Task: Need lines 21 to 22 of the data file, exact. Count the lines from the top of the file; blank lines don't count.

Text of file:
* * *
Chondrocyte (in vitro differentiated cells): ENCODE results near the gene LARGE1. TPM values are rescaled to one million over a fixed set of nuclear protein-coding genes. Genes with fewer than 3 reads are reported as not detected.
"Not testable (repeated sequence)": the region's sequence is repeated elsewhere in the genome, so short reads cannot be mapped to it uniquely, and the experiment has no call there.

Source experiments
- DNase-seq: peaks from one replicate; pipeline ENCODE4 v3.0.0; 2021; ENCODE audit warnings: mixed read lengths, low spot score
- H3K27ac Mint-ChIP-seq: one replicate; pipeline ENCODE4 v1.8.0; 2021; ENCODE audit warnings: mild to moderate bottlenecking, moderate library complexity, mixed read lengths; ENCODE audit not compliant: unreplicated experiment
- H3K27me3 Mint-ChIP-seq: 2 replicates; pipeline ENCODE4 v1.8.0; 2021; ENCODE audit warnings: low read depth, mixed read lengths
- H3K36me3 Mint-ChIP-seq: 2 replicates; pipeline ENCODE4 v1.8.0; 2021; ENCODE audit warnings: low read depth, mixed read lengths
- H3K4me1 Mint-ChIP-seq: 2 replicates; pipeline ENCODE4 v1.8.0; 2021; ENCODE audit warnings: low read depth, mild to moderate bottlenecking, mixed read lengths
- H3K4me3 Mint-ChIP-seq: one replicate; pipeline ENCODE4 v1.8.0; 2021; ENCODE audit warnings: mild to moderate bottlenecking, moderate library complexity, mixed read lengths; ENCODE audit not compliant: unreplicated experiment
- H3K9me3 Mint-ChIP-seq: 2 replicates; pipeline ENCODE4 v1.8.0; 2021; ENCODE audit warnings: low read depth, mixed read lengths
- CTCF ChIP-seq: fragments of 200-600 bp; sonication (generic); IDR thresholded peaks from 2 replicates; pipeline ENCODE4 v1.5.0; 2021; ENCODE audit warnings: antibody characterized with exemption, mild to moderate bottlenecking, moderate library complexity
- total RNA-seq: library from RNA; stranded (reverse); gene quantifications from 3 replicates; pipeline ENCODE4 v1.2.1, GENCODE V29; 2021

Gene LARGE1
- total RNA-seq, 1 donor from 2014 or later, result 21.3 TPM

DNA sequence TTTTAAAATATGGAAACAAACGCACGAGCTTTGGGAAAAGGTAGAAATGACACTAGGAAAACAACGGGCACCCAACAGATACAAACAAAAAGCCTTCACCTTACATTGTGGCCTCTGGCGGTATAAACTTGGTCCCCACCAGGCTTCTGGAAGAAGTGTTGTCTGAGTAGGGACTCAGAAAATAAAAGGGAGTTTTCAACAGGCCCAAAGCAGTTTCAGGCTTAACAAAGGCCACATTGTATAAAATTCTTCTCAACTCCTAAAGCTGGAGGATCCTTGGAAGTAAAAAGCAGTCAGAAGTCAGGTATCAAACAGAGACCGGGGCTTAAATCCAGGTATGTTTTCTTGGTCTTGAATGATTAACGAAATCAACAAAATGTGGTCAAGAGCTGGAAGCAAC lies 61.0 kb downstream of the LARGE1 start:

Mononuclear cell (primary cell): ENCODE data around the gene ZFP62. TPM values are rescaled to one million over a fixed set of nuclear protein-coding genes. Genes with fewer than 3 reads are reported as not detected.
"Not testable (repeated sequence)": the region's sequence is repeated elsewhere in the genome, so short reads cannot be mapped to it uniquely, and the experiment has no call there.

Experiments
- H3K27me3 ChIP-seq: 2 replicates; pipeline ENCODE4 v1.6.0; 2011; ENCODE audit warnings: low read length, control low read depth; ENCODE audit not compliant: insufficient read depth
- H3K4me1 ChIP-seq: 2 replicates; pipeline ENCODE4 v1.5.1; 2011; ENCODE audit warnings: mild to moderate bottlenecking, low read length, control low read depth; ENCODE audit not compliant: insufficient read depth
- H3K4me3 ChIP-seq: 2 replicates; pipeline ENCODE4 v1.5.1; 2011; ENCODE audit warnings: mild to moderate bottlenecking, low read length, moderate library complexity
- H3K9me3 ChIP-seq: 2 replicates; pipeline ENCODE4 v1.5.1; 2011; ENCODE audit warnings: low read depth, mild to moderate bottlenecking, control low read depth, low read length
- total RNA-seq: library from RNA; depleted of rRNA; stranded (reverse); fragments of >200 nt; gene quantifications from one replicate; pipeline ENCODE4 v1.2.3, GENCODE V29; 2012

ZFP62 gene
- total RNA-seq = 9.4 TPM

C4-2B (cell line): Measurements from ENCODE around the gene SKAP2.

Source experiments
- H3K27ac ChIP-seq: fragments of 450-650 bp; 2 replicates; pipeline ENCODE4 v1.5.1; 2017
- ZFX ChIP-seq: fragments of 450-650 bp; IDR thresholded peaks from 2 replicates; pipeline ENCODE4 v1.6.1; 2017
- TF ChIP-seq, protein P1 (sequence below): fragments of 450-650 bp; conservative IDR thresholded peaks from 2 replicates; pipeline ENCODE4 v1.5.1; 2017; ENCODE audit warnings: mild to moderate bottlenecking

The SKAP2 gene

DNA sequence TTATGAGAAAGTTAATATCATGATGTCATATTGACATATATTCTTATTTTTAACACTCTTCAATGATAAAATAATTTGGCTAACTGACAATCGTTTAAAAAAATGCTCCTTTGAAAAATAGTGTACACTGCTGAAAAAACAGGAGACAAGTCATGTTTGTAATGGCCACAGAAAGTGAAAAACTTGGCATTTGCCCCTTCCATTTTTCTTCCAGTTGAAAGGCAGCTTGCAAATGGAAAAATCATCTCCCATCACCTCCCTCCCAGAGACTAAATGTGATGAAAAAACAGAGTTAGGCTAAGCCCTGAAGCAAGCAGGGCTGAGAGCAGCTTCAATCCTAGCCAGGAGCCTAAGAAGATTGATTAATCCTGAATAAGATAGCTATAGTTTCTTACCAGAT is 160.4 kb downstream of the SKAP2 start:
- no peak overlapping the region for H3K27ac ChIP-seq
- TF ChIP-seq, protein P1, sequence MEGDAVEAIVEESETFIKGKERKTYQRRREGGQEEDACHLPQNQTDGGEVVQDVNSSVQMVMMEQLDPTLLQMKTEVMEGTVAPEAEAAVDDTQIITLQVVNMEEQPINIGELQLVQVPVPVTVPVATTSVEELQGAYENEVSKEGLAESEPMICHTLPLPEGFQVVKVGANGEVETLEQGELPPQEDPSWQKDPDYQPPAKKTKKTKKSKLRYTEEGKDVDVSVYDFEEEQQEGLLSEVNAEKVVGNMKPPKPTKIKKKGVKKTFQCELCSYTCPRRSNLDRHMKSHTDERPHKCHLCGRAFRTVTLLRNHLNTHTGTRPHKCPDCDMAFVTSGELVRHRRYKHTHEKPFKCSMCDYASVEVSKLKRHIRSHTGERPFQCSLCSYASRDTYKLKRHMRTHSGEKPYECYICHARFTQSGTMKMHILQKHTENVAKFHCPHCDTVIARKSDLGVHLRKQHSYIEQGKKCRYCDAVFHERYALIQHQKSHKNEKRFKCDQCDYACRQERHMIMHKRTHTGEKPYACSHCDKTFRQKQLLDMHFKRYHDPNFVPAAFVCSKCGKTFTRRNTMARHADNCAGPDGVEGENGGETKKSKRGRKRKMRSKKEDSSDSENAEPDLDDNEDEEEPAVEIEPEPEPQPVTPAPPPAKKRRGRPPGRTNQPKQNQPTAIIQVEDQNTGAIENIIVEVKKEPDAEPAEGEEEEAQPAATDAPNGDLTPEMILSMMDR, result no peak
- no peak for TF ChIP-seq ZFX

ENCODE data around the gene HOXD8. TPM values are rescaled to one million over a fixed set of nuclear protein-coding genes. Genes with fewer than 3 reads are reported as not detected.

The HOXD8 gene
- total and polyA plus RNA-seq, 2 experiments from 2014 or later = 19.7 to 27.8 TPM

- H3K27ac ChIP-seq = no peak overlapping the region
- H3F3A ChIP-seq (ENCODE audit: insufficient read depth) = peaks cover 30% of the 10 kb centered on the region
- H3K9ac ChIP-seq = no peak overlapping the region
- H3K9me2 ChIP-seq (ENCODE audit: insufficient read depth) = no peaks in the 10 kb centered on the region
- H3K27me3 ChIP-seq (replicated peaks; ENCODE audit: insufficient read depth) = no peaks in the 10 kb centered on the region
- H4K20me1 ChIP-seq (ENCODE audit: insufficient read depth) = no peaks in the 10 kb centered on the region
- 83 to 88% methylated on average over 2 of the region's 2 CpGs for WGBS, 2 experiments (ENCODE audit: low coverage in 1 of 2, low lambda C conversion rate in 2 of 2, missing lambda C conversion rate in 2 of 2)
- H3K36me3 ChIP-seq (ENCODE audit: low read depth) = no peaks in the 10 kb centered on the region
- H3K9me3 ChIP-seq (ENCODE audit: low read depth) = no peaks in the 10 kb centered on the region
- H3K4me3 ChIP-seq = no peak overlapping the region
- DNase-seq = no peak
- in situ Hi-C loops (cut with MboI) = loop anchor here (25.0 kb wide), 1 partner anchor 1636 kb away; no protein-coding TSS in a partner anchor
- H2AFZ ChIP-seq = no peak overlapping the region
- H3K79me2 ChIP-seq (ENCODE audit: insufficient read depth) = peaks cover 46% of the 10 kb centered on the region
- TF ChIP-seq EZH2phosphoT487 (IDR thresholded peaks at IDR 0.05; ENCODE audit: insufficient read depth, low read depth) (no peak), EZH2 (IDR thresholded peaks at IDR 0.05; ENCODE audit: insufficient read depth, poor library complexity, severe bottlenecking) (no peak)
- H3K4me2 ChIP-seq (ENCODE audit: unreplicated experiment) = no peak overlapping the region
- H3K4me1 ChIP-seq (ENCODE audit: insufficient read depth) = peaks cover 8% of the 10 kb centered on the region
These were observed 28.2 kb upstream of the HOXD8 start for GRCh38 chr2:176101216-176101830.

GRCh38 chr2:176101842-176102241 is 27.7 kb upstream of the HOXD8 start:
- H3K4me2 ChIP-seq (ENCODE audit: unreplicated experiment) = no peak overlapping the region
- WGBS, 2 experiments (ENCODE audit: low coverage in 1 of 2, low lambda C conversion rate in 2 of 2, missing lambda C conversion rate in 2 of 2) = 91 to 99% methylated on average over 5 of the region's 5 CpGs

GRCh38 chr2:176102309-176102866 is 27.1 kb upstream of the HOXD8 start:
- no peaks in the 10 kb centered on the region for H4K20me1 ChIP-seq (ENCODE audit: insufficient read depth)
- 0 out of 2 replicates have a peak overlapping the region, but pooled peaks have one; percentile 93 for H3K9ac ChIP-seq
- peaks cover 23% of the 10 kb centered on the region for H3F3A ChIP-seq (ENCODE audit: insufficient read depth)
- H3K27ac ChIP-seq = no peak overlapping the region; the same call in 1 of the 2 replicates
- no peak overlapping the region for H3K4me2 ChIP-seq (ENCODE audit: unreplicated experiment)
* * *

- H3K4me3 ChIP-seq: 2 replicates; pipeline ENCODE4 v1.5.1; 2011; ENCODE audit warnings: mild to moderate bottlenecking, low read length, moderate library complexity
- H3K9me3 ChIP-seq: 2 replicates; pipeline ENCODE4 v1.5.1; 2011; ENCODE audit warnings: low read depth, mild to moderate bottlenecking, control low read depth, low read length